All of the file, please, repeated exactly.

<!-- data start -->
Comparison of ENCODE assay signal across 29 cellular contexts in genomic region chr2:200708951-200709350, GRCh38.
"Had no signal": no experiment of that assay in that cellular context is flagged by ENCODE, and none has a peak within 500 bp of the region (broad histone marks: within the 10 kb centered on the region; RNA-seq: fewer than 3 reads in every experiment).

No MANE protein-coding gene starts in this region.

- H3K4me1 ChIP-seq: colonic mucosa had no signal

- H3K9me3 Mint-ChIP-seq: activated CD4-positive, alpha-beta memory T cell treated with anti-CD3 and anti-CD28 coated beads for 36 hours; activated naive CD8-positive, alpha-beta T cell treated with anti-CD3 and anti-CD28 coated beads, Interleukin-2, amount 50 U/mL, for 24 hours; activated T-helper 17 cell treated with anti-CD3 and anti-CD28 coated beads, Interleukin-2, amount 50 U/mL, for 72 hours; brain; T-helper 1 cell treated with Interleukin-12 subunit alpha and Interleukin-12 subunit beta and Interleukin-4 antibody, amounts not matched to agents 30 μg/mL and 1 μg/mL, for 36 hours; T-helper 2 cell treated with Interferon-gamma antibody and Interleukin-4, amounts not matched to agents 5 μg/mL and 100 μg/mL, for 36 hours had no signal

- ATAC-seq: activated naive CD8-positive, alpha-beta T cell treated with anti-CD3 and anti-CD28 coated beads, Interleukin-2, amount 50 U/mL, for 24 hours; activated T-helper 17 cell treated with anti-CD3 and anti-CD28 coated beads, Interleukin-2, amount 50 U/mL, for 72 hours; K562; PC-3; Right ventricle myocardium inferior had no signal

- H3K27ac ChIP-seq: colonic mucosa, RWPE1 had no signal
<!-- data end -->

Comparison of ENCODE assay signal across 29 cellular contexts in genomic region chr2:200708951-200709350, GRCh38.
"Had no signal": no experiment of that assay in that cellular context is flagged by ENCODE, and none has a peak within 500 bp of the region (broad histone marks: within the 10 kb centered on the region; RNA-seq: fewer than 3 reads in every experiment).

No MANE protein-coding gene starts in this region.

- H3K4me1 ChIP-seq: colonic mucosa had no signal

- H3K9me3 Mint-ChIP-seq: activated CD4-positive, alpha-beta memory T cell treated with anti-CD3 and anti-CD28 coated beads for 36 hours; activated naive CD8-positive, alpha-beta T cell treated with anti-CD3 and anti-CD28 coated beads, Interleukin-2, amount 50 U/mL, for 24 hours; activated T-helper 17 cell treated with anti-CD3 and anti-CD28 coated beads, Interleukin-2, amount 50 U/mL, for 72 hours; brain; T-helper 1 cell treated with Interleukin-12 subunit alpha and Interleukin-12 subunit beta and Interleukin-4 antibody, amounts not matched to agents 30 μg/mL and 1 μg/mL, for 36 hours; T-helper 2 cell treated with Interferon-gamma antibody and Interleukin-4, amounts not matched to agents 5 μg/mL and 100 μg/mL, for 36 hours had no signal

- ATAC-seq: activated naive CD8-positive, alpha-beta T cell treated with anti-CD3 and anti-CD28 coated beads, Interleukin-2, amount 50 U/mL, for 24 hours; activated T-helper 17 cell treated with anti-CD3 and anti-CD28 coated beads, Interleukin-2, amount 50 U/mL, for 72 hours; K562; PC-3; Right ventricle myocardium inferior had no signal

- H3K27ac ChIP-seq: colonic mucosa, RWPE1 had no signal